Summer in Montana. We all know what that means: Camping Season! While you old grizzled camping vets probably don’t need much advice for tackling the great outdoors for a night or a week or a couple of weeks, the rest of us (especially those from out-of-state) might need a refresher on the finer points of this great Montanan sport.
The one thing that will make camping (or a great many other things in life) a lot easier is–drum roll, please–making a checklist. Yes, it’s that simple. Writing down what you need and getting organized beforehand will save you a ton of headache. You’ll think through what you need, make sure you bring it, and know what to take or what not to next time by adding or removing things over time from the list.
Of course, everyone and their brothers-in-law will have a different opinion on what to take camping (not to mention how to camp and where to camp). With that in mind, we here at WBC would like to put in our two cent’s worth on camping in Montana so that you’ll actually look forward to it, instead of dreading cramming every camping-style thing imaginable into your pickup or minivan.
Invite a friend – sometimes you’ll just want to bring the family, but it can be a lot more fun if you know another family and bring them along.
Prep your gear – use the checklist below to double-check what you’ll bring, and make sure the tent stove, matches and lantern work.
Prep the food – write what you plan to eat for each meal out, then prep what you can at home (wrap the potatoes in foil, chop the veggies, slice the meat). Remember, we’re dealing with a family outing, not an ultralight cross-country race, so you don’t need to go crazy on the freeze-dried food (which often tastes terrible). Neither is this a five-star resort, so forget the chocolate soufflés and the crêpe suzettes for now. Pack simple, traditional foods like foil dinners, pancakes in a bottle and so on (more ideas below). Make sure to bring condiments, utensils and tools!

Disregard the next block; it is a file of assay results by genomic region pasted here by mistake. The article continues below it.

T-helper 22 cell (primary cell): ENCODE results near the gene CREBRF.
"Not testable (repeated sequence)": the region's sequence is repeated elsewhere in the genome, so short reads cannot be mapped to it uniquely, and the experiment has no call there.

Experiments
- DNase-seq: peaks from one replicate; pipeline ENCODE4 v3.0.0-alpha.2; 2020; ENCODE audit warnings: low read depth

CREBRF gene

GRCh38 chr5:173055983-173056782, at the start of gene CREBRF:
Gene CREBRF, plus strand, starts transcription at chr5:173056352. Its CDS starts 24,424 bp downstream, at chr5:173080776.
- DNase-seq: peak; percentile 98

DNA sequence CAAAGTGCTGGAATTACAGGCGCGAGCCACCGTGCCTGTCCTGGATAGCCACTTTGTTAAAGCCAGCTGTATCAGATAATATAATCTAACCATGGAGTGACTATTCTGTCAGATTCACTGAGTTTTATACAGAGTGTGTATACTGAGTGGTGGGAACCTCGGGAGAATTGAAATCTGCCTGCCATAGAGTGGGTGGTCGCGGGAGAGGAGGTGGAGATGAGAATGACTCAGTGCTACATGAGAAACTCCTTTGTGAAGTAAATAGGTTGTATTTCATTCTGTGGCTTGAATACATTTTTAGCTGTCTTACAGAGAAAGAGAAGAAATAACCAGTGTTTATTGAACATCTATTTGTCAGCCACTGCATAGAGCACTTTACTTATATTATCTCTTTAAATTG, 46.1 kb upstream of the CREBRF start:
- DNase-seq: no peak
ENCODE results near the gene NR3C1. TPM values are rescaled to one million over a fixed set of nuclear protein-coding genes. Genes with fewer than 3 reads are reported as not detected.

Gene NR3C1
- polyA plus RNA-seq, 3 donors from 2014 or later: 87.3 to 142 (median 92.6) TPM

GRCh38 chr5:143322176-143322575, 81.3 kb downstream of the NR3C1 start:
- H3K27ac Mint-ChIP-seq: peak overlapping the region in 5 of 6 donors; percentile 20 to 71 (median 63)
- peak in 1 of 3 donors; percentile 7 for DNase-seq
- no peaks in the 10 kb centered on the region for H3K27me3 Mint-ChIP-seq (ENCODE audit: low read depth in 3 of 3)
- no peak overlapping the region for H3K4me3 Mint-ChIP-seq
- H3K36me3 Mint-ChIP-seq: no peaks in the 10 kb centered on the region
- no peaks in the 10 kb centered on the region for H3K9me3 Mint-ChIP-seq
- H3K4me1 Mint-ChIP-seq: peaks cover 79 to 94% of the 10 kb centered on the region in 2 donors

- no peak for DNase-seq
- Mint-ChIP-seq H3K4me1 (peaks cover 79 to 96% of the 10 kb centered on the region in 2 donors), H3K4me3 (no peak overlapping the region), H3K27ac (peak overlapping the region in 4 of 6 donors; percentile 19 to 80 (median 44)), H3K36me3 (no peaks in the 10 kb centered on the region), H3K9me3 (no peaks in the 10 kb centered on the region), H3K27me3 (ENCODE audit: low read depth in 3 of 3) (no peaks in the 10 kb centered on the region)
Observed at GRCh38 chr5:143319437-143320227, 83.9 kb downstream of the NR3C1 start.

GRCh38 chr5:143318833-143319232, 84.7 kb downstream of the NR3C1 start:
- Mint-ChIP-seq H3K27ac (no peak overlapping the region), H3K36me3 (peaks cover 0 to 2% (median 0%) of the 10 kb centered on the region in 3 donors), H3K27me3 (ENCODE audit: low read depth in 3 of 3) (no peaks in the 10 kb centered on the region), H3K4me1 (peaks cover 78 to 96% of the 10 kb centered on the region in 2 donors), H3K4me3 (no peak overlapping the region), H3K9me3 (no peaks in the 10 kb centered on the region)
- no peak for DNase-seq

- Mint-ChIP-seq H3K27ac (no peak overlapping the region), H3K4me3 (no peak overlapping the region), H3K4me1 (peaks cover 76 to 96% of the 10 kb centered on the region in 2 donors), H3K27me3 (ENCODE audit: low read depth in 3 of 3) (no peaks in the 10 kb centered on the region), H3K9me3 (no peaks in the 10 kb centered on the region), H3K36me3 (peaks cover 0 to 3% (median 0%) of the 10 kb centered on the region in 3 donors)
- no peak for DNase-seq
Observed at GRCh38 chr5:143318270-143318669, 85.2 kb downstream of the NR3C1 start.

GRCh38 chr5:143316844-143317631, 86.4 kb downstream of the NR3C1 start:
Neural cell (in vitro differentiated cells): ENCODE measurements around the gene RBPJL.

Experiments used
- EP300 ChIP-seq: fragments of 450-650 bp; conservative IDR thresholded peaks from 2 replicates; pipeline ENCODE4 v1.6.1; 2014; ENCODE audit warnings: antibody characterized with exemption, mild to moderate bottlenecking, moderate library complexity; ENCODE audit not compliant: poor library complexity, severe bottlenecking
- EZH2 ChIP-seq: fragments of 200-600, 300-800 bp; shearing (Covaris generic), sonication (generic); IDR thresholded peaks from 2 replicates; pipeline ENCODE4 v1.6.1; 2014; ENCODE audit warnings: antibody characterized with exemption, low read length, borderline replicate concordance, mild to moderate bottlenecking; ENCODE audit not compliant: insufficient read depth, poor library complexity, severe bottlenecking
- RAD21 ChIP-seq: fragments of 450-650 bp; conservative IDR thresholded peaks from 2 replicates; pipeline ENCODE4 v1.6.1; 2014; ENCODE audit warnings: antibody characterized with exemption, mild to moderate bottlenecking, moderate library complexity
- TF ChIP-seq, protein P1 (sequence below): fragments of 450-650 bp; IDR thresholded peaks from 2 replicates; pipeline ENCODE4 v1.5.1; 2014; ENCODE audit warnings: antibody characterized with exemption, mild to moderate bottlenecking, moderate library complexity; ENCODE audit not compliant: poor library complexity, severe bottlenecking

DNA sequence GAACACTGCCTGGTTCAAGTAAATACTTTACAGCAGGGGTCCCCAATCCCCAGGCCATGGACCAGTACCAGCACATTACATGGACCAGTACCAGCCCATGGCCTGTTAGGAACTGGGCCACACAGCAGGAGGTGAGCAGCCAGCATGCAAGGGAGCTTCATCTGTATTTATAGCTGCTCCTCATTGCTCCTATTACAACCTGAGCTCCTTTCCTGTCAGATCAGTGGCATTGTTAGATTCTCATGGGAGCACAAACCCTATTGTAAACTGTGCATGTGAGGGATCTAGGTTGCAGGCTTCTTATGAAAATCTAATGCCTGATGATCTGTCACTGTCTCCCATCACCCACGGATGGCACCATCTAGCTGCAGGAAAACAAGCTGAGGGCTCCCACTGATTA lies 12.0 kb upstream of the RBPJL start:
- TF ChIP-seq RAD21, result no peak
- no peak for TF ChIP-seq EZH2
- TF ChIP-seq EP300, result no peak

Get the family involved – get everyone in on planning the checklist and watch the excitement grow!
If you’re busy or want to keep your kid’s stress down, consider shorter trips to close-by places and pack light. After all, this is Montana, for crying out loud, and in the Western part you can easily reach Glacier National Park, Flathead Lake, a dozen National Forests and countless lakes within easy driving reach. Try car camping for a less strenuous take on camping. Finally, have the kids bring their own stuff – give them a list of things to bring and have them look after it.
Whatever you do, “Safety First!” Always keep a well-stocked first aid kit within reach.
Finally: The Camping Checklist
Family Camping Checklist
- CAMPSITE GEAR (Keep all camping gear close together before you leave so it’s ready to go.)
- Tent, poles, stakes (get an easy-to-set-up model)
- Tent footprint (ground cover for under your tent)
- Extra tarp or canopy
- Sleeping bag for each camper
- Sleeping pad for each camper
- Repair kit for pads, mattress, tent, tarp
- Extra blankets
- Camp chairs
- Headlamps or flashlights (with extra batteries)
- Lantern fuel or batteries
- Camp stove
- Fuel for stove
- Matches or lighter
- Frying pan
- French press or portable coffee maker
- Roasting sticks for marshmallows, hot dogs
- Food-storage containers, bags
- Trash bags
- Water bottles
- Plates, bowls, forks, spoons, knives
- Cups, mugs
- Paring knife, spatula, cooking spoon
- Cutting board
- Biodegradable soap
- Sponge, dishcloth, dishtowel
- Paper towels
- Extra bin for washing dishes
- Clothes for daytime
- Shoes: hiking/walking shoes, easy-on shoes, water shoes
- Extra layers for warmth
- PERSONAL ITEMS
- OTHER ITEMS
- Maps, area information
- Pet supplies and food
- Foil dinners — One version is chop up some potatoes, onions, carrots and maybe some sausage and wrap it all in tinfoil with a little butter and a sprinkling of Italian seasoning, then keep it in the fridge until you head out.
- A liter bottle of pancake batter, frying pan and spatula. You can put this in a cooler if you like, though a lot of folks don’t worry about it. You can use homemade buttermilk, which is quite stable and you can add the eggs at the last minute; they’ll be just fine overnight.
- A box of granola bars, a dozen fruit leathers and s’mores ingredients
- Camp classics: Corn on the cob and beanies and weanies always go down well while camping.
There will always be extras to bring, but keep the extras down to a minimum. Once you go beyond the basics, it’s hard to stop!
You can get most of the items above at your local WBC: check out our supplier Do it Best’s camping gear for what we have to offer.
Do you have anything that’s a must-have for family outings?